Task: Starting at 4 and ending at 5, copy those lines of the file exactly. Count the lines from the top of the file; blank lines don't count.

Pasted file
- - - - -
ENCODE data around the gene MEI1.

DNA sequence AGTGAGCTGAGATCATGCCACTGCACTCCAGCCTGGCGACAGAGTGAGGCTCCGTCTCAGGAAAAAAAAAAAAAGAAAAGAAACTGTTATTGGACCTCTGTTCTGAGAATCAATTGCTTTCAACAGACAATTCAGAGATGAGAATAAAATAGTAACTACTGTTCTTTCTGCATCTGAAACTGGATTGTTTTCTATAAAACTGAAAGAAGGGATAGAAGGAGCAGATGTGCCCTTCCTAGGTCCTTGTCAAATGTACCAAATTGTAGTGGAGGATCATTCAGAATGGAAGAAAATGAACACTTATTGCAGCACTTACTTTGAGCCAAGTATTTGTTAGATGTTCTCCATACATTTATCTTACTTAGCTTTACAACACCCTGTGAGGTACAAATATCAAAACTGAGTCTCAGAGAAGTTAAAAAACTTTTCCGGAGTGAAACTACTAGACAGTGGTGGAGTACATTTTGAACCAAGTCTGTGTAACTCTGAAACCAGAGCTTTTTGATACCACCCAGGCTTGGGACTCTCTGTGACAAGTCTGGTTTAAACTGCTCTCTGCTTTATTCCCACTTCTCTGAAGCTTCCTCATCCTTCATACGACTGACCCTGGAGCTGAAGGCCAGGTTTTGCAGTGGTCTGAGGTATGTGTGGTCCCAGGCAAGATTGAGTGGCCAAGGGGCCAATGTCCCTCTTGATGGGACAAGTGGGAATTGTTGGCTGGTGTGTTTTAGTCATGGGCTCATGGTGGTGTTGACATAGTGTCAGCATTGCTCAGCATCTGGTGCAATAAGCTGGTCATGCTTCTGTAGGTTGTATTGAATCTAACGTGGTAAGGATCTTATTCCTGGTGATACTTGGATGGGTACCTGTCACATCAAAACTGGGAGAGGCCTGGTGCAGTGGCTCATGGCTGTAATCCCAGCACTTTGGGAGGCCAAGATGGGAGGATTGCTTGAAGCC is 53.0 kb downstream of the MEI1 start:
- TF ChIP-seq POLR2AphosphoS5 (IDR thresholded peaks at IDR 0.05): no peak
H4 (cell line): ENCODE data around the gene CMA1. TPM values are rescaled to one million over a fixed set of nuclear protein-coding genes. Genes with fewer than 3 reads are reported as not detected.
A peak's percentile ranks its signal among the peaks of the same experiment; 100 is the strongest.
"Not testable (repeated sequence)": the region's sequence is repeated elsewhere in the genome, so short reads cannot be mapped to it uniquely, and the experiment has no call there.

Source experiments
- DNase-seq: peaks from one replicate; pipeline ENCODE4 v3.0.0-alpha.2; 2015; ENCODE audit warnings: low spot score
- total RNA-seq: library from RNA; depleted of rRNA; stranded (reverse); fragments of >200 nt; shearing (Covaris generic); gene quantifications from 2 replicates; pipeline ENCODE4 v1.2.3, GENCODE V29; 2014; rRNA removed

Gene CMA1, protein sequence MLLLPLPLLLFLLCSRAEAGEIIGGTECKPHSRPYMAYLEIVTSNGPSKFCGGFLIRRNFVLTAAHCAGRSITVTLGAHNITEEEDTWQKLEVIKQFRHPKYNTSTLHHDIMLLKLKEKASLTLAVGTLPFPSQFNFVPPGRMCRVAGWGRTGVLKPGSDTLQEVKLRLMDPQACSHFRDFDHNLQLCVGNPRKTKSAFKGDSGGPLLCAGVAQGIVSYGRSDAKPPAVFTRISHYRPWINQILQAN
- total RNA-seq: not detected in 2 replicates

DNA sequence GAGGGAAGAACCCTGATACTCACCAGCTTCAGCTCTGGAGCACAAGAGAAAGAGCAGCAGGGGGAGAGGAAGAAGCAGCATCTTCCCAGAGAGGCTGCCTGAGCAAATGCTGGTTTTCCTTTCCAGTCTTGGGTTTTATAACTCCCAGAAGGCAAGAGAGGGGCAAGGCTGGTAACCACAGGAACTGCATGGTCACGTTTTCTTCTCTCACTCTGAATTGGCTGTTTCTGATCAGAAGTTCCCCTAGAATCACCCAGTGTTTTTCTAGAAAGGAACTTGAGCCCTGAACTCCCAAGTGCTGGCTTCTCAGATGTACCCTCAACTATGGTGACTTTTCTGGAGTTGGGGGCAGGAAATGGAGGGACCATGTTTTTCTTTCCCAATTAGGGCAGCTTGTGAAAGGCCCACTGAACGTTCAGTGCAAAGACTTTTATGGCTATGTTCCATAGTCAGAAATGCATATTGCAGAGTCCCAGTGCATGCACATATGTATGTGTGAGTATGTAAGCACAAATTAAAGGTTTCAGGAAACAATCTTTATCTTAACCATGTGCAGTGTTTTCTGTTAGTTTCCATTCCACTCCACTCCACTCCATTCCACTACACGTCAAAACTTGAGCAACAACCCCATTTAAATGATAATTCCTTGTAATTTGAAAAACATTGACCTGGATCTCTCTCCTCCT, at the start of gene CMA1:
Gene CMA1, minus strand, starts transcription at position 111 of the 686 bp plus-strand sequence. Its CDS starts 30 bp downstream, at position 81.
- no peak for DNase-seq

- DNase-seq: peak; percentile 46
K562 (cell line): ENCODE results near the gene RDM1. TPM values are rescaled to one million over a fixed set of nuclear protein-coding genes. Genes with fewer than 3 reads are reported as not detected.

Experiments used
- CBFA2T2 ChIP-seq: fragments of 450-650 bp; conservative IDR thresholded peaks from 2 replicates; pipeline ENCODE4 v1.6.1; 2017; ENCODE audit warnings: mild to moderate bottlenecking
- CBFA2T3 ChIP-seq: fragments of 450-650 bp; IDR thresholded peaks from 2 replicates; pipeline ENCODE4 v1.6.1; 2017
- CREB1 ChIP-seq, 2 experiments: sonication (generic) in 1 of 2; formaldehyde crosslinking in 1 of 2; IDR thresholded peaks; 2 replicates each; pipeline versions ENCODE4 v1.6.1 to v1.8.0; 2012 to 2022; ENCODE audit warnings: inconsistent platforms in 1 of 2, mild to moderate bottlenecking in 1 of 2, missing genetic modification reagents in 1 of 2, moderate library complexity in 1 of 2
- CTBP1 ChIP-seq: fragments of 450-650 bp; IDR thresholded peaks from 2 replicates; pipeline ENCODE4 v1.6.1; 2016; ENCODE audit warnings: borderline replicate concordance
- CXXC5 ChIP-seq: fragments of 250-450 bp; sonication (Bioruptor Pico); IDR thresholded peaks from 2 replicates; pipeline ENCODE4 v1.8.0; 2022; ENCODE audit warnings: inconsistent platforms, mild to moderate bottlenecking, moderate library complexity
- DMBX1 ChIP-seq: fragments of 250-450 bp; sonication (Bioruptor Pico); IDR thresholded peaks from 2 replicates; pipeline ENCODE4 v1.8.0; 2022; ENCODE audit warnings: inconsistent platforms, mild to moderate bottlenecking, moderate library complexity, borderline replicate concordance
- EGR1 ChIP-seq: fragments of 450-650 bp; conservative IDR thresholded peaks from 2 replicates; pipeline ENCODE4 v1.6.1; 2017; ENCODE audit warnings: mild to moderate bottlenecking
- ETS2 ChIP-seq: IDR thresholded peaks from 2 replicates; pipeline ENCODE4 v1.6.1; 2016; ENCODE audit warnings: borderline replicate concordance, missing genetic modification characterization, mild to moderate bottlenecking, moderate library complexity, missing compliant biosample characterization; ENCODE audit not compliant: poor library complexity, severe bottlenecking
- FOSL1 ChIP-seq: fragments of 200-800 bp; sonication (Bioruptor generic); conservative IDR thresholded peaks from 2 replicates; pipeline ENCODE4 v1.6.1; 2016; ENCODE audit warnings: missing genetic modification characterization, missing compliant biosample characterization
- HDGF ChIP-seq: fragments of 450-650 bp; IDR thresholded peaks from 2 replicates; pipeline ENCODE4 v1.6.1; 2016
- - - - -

H4 (cell line): ENCODE data around the gene CMA1. TPM values are rescaled to one million over a fixed set of nuclear protein-coding genes. Genes with fewer than 3 reads are reported as not detected.
A peak's percentile ranks its signal among the peaks of the same experiment; 100 is the strongest.